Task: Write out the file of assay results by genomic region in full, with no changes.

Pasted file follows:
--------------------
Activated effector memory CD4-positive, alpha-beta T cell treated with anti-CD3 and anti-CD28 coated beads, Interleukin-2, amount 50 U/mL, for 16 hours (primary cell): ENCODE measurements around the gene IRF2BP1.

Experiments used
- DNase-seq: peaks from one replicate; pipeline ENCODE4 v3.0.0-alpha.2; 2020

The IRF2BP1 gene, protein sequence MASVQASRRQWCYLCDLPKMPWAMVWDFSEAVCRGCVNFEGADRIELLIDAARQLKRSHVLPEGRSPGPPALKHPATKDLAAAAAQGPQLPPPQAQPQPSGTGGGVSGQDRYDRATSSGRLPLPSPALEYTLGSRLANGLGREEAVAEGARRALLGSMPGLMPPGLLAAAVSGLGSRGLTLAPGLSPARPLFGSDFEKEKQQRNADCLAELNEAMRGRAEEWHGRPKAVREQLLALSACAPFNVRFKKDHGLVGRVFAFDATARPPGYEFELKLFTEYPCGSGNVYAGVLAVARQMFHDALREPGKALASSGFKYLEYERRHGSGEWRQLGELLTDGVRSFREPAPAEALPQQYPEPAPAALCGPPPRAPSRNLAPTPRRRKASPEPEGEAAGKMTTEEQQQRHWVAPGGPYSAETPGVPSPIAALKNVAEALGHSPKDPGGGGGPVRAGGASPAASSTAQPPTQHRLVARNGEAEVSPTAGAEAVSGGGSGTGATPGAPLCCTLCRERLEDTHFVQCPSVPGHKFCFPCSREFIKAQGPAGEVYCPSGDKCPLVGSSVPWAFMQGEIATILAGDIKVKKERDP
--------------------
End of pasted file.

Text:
Activated effector memory CD4-positive, alpha-beta T cell treated with anti-CD3 and anti-CD28 coated beads, Interleukin-2, amount 50 U/mL, for 16 hours (primary cell): ENCODE measurements around the gene IRF2BP1.

Experiments used
- DNase-seq: peaks from one replicate; pipeline ENCODE4 v3.0.0-alpha.2; 2020

The IRF2BP1 gene, protein sequence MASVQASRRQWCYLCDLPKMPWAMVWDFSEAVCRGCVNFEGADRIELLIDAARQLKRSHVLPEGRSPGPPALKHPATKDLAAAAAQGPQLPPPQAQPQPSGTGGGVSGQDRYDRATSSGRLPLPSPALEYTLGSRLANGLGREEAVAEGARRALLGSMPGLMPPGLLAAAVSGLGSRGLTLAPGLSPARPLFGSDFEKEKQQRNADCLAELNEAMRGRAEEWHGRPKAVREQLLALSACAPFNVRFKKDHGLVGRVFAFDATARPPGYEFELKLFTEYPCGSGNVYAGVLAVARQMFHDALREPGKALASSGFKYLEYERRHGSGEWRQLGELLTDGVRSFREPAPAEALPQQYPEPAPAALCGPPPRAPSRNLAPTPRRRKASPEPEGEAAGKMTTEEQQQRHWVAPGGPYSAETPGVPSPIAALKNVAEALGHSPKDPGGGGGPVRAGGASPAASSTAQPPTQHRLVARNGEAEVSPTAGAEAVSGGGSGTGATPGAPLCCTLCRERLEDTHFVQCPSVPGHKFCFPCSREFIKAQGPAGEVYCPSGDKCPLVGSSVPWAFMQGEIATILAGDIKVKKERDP